After debating between different kinds of adoption, Cathy and Ray settled on private domestic infant adoption because they wanted their first experience as parents to include every part of that unique journey. Cathy says she did extensive research to select an agency but choosing American Adoptions was a no-brainer for a few reasons.

“We chose American in large part because of the insurance policy, and then, secondarily, the number of placements,” Cathy remembers. “We were looking at agencies that were smaller and closer to us… but the fact that we could get a placement potentially between three and nine months — and it ended up being less than that — those were definitely motivating factors.”

Their waiting period may have been shorter than they imagined, but that’s not to say that their time spent preparing for it was easy. While Cathy says the easiest part of the process was creating their family profile, when it came to filling out their Adoption Planning Questionnaire, the couple had to think hard about what they were open to in a potential adoption situation. They spoke at length to their adoption specialist and did extensive research before settling on preferences they were comfortable with but wouldn’t impact their wait time too much.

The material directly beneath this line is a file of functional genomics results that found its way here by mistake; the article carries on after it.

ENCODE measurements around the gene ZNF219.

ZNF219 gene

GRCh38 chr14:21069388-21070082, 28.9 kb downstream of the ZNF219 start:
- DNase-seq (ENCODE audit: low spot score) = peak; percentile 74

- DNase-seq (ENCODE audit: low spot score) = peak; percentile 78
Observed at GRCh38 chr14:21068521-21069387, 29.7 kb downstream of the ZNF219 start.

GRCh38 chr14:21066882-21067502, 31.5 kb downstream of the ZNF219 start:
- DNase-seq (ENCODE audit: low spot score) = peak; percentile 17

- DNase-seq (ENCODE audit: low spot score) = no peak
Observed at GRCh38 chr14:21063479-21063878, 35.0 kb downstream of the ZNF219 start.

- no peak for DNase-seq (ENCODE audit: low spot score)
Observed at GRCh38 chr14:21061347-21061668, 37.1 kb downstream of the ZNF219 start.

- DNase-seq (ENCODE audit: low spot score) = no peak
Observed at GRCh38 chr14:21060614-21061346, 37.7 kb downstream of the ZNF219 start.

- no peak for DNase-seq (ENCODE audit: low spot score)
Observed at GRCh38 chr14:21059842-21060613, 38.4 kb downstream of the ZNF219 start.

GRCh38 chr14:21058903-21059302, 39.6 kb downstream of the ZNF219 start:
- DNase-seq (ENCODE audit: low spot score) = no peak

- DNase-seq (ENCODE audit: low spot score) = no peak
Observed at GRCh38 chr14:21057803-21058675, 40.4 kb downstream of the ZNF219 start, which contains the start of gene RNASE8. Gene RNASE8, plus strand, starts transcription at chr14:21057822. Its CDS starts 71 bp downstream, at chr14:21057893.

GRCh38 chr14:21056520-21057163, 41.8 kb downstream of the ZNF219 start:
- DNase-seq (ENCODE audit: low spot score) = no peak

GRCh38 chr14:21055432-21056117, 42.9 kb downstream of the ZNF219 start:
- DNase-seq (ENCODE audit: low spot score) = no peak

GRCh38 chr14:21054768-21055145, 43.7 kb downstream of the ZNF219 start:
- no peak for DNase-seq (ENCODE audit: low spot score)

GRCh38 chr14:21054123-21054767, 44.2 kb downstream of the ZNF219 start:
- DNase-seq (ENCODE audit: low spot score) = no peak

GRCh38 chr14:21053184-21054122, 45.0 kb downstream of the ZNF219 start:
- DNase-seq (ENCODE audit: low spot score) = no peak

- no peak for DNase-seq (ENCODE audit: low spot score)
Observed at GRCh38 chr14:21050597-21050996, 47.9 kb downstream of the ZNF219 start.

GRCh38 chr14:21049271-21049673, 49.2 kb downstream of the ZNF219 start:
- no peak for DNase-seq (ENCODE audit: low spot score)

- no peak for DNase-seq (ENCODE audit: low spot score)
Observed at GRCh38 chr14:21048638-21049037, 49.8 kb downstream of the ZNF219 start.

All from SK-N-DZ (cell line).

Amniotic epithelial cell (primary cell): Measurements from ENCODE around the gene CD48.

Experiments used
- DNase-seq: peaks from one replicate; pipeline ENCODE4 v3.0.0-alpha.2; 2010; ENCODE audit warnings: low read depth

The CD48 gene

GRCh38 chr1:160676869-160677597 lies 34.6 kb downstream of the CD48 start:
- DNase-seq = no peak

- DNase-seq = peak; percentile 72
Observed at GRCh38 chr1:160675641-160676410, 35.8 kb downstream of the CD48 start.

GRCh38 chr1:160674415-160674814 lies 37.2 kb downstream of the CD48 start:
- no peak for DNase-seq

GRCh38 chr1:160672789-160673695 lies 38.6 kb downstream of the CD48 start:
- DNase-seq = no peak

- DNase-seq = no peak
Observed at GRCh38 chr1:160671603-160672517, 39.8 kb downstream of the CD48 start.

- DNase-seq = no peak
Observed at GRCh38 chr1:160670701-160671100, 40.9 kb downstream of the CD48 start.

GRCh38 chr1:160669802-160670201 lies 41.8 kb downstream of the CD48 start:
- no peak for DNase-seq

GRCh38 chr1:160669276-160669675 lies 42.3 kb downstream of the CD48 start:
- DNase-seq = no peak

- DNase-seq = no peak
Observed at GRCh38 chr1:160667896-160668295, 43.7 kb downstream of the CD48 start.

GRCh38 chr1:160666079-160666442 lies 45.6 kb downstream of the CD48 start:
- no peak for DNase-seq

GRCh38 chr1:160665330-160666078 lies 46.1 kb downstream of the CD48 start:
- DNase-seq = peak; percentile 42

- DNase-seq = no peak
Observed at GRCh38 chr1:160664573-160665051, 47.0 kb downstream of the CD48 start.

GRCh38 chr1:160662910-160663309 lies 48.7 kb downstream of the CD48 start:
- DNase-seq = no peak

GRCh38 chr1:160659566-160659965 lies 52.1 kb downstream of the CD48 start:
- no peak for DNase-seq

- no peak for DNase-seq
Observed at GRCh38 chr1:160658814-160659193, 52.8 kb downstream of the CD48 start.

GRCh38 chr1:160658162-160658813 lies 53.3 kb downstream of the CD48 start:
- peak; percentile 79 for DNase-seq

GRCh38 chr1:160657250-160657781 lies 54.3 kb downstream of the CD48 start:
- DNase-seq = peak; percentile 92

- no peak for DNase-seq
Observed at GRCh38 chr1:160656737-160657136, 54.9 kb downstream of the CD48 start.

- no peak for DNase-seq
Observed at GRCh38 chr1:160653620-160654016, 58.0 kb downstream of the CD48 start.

When it came down to it, the worry was for naught. They were informed about a match opportunity just a few weeks after going active.

Finding the “Ideal Situation”

After receiving “the call,” Cathy and Ray were excited and nervous about the opportunity to get to know the prospective birth parents. A young couple who were pregnant with their first child, the birth parents lived in the same state as Cathy and Ray — and were excited to form an open adoption relationship with their child’s potential parents. Cathy describes their first call as similar to a blind date — but, again, they would find the nerves were unfounded.